A reader already knows how she wants to spend her third stimulus check – but she worries others will spend it for her.
3 minute read
I just got good and bad news at the same time. First, I’m going to get the latest stimulus check because my income is low enough to qualify. But I also got notified that a debt collector has a judgement against me – and he says he can take my stimulus check!
Is he right? I remember reading that stimulus checks were protected from that sort of thing. Why else have a stimulus check if others can seize it? I want to use the check to pay my rent, which I’m way behind on.
– Marcy in Colorado
Howard Dvorkin, CPA responds…
You’re both right, but the debt collector is currently right.
You’re correct, Marcy, that previous stimulus checks were immune from being “garnished.” That’s the official term for what the federal government defines as the “legal procedure in which a person’s earnings are required by court order to be withheld by an employer for the payment of a debt.”
For the original CARES Act and its follow up – it didn’t have a catchy name, and even the major media outlets called it the “second stimulus package” – your checks were shielded from garnishment. It was actually written into the law Congress passed.
What’s different about the third round of stimulus
The third round of stimulus – under the name American Rescue Plan – doesn’t have that protection. I’ll explain why in a moment, but for now, it’s important to know this: If you’ve been sued in civil court for unpaid debts, and if a judge ruled you must pay it, your wages can be garnished. That now includes your stimulus check.
This also applies if you received a court summons and ignored it. That could lead to a “default judgment,” which essentially gets you to the same place. Namely, your debtor can simply take your money before you even see it.
Since this is a court proceeding, you can fight it. Lawyers aren’t cheap, though. One option is Legal Aid, which offers free consultations and can even help you find a local attorney. Legal Aid is actually established by an act of Congress, and you can find the office nearest you here.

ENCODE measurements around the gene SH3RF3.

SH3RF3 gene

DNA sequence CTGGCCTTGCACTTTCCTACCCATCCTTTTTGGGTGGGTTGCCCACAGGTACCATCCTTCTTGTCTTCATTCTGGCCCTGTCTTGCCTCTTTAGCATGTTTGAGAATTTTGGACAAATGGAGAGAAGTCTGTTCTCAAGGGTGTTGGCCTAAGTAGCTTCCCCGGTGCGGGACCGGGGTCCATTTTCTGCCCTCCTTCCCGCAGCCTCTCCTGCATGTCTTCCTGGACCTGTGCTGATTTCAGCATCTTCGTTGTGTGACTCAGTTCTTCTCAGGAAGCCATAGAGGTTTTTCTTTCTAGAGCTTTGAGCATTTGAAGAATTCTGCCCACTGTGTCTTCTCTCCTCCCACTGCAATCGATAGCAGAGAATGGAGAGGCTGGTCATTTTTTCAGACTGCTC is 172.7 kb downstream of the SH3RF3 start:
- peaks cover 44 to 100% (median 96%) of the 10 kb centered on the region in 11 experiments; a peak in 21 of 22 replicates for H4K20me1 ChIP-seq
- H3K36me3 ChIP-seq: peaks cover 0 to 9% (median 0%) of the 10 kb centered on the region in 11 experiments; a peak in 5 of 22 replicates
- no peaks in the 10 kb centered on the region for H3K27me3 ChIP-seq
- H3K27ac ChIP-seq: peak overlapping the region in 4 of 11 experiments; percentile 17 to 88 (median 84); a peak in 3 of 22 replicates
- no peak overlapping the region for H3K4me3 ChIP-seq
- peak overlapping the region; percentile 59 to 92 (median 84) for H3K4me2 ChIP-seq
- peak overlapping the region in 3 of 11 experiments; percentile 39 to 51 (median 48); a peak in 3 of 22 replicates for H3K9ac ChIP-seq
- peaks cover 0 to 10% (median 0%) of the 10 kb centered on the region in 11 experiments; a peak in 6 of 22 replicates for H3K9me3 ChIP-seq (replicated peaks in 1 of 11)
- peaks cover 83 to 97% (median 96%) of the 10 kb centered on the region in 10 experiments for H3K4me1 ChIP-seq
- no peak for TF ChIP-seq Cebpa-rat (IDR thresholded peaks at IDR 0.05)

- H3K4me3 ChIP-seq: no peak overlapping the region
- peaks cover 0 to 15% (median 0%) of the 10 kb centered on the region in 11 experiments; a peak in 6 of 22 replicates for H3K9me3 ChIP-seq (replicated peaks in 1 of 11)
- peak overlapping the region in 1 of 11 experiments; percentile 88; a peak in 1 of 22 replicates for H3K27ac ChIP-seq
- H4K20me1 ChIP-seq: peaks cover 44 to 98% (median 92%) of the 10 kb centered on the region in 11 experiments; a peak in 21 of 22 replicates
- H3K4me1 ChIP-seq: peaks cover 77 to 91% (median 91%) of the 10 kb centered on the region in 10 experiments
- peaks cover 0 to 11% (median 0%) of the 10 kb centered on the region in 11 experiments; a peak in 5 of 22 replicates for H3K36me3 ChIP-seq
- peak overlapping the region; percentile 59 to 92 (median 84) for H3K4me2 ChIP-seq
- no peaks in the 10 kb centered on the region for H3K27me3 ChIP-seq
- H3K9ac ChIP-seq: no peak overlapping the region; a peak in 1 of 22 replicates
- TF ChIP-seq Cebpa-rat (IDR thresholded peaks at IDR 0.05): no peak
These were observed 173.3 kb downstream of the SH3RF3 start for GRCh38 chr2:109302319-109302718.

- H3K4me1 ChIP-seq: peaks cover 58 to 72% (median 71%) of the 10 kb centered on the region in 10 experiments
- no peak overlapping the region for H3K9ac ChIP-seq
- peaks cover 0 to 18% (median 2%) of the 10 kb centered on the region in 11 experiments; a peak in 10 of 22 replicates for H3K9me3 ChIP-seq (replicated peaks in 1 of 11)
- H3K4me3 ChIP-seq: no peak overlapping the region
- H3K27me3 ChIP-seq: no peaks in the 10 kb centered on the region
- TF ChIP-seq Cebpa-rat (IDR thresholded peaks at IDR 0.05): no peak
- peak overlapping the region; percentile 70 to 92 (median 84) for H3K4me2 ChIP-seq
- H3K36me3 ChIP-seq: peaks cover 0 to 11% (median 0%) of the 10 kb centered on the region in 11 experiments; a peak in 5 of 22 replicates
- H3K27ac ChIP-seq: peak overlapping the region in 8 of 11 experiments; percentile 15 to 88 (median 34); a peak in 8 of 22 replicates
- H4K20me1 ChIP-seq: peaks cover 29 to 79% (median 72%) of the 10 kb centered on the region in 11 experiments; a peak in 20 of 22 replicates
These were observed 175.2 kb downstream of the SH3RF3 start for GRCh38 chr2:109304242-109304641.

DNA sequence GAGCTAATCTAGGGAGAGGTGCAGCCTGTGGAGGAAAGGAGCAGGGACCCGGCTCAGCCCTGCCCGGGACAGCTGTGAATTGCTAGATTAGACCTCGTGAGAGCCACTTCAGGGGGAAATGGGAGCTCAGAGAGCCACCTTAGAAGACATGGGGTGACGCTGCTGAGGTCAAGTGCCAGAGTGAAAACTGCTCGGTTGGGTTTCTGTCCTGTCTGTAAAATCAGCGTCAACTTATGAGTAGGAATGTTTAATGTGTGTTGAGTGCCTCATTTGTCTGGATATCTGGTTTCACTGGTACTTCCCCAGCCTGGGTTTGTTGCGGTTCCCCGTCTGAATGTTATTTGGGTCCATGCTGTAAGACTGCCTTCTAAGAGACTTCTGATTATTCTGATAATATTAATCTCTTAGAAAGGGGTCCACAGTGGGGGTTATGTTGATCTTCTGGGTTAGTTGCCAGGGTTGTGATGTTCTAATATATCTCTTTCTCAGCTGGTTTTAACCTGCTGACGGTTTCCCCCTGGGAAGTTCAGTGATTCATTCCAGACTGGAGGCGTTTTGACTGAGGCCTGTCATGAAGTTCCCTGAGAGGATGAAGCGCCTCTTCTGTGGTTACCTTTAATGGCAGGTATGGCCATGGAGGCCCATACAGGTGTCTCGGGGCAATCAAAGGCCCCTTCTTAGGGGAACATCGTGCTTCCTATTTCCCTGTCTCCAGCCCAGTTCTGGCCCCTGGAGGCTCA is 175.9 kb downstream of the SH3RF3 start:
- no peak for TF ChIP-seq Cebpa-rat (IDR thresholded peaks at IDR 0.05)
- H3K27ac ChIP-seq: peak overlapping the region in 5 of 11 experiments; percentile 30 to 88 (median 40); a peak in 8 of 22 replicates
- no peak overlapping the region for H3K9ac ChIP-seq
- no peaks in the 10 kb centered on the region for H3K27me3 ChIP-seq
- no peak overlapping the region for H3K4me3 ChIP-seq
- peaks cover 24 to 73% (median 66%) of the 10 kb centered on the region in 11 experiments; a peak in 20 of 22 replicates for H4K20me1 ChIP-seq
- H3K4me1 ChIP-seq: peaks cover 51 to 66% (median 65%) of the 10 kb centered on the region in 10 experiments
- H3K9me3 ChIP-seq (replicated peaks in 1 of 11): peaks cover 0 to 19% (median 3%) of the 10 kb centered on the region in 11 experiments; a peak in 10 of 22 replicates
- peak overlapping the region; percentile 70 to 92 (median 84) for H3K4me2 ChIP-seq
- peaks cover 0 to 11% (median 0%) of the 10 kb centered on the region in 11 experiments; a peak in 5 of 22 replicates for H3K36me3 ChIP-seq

Speaking of acts of Congress, you mention you need help paying your rent, Marcy. Last year, Congress and President Trump created a process that lets tenants halt eviction proceedings. President Biden announced in late March he was extending that until June 30.
You can also read this, Marcy: 7 Things to Do When Facing Eviction for Not Paying Rent.
Why the third stimulus leaves Americans open to garnishment
To end back at the beginning, let me explain why this stimulus check can be garnished while the others couldn’t be. In a word, it comes down to politics. For the first two rounds of stimulus, Republicans and Democrats mostly agreed on the contours of the stimulus packages. The third round, however, didn’t have that same bipartisan flavor.
With Democrats holding a narrow margin in Congress, the only way they could quickly pass a third stimulus package was through a process called “budget reconciliation.” It comes with limitations, however, and one of them says you can’t ban things like garnishment.
The bottom line
I’ll end with this: Marcy, don’t look at it like someone seized your money. While it’s unpleasant, the end result is actually good. You’re settling your debts. Of course, there are easier ways to get debt-free. If you’re struggling with your debts, Marcy, Debt.com can help you pay them down without the stress you’re obviously feeling right now.
Find the best solution to deal with debt so you can avoid garnishments.
Published by Debt.com, LLC